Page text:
Wednesday, March 14, 2012


I can trace the beginning of my very misguided love for psychology to 8th grade. I clearly remember this because I used it to get close to the ladies. It's not that I had somehow mastered the intricacies of the human mind at that tender age and found it easier to communicate with the other sex, it's just that no one else around me had any idea about it so I could literally lie and everyone would be none the wiser. I saw the power of understanding the human psyche, so I joined psychology club, slept trough most of it and then walked around my school with a clipboard and some vague questions about the meaning of "Limp Bizkit" lyrics or something like that and asked cute girls for their opinion and their phone numbers for "further research". It totally worked. "People your age are complete idiots, Andy, learn about me and together we can be manipulate them with your superior intellect because you are so freaking smart". It was the first lesson Lady Psychology ever taught me. Sure it wasn't a good lesson, and maybe I made it up, but the point is that it got me interested in the scientific study of the mind. And as I looked further into it, I realized that it was a wonderful tool that could not only aid my 15 year old self quest to "score" but it would actually fulfill my need to understand myself and help others. And so I have played with the idea of actually following psychology as a career for a quite a while. I don't want to get into too much detail, but a myriad of obstacles and a lack of confidence had prevented me from pursuing my goal of a Doctorate in Psychology until not long ago. So imagine my disappointment and dismay when, after finally working up the courage to follow my dream, I discovered that just like beepers and common sense; my dear, dear psychology would no longer be useful in the future.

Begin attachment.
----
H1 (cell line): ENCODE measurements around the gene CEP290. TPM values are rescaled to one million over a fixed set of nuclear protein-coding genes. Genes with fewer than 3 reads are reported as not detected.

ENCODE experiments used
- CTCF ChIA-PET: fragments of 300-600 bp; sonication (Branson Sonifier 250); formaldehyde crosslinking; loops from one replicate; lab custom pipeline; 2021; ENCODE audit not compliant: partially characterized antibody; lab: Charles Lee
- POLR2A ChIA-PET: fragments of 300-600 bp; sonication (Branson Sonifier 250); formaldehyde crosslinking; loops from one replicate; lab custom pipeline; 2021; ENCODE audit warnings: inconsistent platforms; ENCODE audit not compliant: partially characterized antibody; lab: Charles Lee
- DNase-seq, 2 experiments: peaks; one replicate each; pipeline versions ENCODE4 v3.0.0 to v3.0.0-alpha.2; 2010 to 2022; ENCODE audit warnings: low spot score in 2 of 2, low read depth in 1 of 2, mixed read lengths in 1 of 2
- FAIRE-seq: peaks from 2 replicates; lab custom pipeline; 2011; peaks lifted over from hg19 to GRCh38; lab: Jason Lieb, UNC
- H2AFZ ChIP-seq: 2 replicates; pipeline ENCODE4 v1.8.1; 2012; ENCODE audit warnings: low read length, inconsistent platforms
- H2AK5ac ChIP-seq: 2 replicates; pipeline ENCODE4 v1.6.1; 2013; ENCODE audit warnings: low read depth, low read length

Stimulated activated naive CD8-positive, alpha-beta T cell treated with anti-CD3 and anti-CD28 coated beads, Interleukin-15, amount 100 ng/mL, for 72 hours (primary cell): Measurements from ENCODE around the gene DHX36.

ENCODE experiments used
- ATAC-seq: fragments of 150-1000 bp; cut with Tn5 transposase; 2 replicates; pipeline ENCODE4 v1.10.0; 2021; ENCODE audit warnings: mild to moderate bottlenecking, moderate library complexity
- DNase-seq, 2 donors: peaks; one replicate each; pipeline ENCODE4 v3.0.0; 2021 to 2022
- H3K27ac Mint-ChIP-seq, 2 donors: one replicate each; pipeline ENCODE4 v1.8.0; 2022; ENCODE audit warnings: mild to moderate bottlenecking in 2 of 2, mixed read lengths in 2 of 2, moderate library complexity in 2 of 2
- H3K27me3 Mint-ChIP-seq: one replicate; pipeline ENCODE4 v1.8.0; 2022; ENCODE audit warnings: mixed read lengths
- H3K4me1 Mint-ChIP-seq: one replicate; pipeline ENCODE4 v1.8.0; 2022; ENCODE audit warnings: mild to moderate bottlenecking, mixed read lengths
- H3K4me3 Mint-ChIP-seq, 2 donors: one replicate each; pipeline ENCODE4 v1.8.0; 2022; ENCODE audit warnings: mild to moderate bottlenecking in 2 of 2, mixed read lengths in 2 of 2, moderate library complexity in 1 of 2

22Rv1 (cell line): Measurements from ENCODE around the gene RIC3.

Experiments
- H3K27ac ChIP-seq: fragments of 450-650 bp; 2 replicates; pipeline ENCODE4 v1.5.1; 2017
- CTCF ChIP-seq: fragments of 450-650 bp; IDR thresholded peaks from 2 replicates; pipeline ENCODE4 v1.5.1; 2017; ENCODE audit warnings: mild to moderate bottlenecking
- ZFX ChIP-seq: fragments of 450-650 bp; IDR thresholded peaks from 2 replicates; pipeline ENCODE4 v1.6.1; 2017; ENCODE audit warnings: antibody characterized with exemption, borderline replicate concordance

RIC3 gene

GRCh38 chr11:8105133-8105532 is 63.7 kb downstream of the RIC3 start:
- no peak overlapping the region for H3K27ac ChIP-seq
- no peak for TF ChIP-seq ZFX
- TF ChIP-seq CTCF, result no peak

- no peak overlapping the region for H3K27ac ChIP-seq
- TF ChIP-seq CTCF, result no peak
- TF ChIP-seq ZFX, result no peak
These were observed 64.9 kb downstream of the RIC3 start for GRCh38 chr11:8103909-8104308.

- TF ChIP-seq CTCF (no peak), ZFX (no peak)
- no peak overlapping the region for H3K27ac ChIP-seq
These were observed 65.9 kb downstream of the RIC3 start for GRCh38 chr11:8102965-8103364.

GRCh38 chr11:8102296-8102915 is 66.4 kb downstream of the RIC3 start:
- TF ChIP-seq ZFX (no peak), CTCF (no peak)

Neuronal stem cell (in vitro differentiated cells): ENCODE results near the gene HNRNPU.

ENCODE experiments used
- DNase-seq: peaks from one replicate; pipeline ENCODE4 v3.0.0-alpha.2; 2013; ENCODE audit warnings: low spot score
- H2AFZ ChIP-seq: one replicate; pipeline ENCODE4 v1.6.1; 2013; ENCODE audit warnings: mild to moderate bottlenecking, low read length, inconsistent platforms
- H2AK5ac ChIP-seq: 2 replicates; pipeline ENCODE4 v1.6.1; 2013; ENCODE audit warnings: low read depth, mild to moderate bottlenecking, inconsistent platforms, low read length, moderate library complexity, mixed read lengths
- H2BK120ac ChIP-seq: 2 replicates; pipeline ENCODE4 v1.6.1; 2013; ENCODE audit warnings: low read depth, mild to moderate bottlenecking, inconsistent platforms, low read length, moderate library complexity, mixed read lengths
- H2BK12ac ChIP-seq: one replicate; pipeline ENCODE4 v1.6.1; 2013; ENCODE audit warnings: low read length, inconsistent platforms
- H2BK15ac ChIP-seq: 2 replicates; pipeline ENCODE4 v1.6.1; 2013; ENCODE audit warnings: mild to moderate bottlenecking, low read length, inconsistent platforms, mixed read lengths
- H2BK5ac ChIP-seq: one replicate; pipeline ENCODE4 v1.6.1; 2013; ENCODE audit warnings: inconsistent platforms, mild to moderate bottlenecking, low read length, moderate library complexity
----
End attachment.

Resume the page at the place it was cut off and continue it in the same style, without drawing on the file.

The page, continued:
I know what you are going to say. "Andy, what are you on about? Psychology is a growing field, we have barely began to understand the mysteries of the human mind. There's no need to worry about Psychology going the way of the dinosaur any time soon!". Well first of all, let me tell you that if you are saying that, you are wasting your time because you are talking to a computer screen and there's no possible way for me to hear it. I don't need any training on the field to inform you that you are nuttier than squirrel shit and you need to quit that before someone sees you. With that out of the way, I ask you to allow me to retort. Psychology IS a dying field, and it's all because of Facebook.